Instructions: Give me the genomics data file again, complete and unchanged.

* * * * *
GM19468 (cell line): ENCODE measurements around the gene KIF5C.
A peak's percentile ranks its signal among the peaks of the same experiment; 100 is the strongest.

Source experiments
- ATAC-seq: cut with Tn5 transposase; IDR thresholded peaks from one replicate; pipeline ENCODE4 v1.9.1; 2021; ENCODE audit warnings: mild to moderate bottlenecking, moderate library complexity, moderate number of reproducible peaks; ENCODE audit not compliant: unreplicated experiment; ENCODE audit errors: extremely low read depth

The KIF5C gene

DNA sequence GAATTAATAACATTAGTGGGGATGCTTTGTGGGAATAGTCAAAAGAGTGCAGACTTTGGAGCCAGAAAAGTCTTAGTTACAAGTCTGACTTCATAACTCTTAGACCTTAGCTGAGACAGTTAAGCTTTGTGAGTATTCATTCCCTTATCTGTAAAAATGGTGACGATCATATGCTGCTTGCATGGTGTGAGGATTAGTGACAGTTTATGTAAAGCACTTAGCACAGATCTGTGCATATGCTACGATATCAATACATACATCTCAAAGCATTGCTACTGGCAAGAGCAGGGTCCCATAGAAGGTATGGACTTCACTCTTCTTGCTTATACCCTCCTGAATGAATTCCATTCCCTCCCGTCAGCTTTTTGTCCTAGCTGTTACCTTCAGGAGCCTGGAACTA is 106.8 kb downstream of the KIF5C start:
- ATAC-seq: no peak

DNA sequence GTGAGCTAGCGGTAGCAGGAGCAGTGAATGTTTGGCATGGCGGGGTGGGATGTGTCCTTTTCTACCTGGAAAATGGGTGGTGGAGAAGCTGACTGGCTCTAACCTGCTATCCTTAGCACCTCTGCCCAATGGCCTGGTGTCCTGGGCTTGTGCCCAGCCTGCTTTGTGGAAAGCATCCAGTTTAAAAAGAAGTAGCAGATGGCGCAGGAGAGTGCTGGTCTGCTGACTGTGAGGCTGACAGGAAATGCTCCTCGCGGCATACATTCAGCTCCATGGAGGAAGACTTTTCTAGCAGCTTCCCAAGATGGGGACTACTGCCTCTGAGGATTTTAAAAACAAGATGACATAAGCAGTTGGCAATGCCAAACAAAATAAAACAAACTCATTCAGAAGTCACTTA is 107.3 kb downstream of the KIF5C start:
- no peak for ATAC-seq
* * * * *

GM19468 (cell line): ENCODE measurements around the gene KIF5C.
A peak's percentile ranks its signal among the peaks of the same experiment; 100 is the strongest.

Source experiments
- ATAC-seq: cut with Tn5 transposase; IDR thresholded peaks from one replicate; pipeline ENCODE4 v1.9.1; 2021; ENCODE audit warnings: mild to moderate bottlenecking, moderate library complexity, moderate number of reproducible peaks; ENCODE audit not compliant: unreplicated experiment; ENCODE audit errors: extremely low read depth

The KIF5C gene

DNA sequence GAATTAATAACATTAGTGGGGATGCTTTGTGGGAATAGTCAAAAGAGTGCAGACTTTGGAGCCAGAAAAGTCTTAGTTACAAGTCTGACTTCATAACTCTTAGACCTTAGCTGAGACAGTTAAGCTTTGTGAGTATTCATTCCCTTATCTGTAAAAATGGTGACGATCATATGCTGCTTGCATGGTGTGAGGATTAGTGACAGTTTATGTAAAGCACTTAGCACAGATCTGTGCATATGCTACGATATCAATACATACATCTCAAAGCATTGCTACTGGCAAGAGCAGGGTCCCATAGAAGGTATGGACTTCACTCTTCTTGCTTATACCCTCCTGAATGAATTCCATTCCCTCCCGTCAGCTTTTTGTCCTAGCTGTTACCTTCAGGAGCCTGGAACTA is 106.8 kb downstream of the KIF5C start:
- ATAC-seq: no peak

DNA sequence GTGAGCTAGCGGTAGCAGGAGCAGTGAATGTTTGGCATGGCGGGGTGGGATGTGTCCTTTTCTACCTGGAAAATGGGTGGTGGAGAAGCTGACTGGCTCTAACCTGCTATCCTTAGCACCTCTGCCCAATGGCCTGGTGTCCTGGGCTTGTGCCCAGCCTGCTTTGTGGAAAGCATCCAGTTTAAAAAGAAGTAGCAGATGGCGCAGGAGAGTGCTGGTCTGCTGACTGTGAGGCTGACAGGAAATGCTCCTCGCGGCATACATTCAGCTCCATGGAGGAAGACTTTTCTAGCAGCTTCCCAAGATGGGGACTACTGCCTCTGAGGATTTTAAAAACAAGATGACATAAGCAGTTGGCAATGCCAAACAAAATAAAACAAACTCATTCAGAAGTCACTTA is 107.3 kb downstream of the KIF5C start:
- no peak for ATAC-seq